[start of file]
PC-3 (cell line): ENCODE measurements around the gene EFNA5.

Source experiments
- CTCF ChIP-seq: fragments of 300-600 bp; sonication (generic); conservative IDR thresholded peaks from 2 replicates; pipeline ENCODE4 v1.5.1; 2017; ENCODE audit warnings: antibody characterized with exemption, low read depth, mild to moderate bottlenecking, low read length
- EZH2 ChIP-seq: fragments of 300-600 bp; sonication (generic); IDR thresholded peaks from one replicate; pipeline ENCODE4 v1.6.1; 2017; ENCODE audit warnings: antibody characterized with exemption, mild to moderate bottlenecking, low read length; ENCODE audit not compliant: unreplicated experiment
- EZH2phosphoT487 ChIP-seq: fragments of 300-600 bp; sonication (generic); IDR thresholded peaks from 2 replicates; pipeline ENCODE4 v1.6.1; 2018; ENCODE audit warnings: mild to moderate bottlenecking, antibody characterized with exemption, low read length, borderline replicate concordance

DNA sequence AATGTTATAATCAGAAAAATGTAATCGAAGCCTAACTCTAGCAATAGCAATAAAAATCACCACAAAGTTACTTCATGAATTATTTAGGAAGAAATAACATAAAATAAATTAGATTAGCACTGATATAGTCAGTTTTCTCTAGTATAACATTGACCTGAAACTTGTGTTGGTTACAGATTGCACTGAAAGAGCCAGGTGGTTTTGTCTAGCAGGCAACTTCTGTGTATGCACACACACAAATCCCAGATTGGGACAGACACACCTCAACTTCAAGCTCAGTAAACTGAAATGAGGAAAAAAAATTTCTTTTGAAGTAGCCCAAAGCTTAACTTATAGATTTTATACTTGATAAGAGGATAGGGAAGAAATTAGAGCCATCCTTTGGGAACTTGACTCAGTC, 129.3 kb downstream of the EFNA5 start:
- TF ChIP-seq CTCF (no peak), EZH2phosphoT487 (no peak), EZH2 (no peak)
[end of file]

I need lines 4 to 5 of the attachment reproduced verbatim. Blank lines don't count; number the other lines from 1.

- EZH2 ChIP-seq: fragments of 300-600 bp; sonication (generic); IDR thresholded peaks from one replicate; pipeline ENCODE4 v1.6.1; 2017; ENCODE audit warnings: antibody characterized with exemption, mild to moderate bottlenecking, low read length; ENCODE audit not compliant: unreplicated experiment
- EZH2phosphoT487 ChIP-seq: fragments of 300-600 bp; sonication (generic); IDR thresholded peaks from 2 replicates; pipeline ENCODE4 v1.6.1; 2018; ENCODE audit warnings: mild to moderate bottlenecking, antibody characterized with exemption, low read length, borderline replicate concordance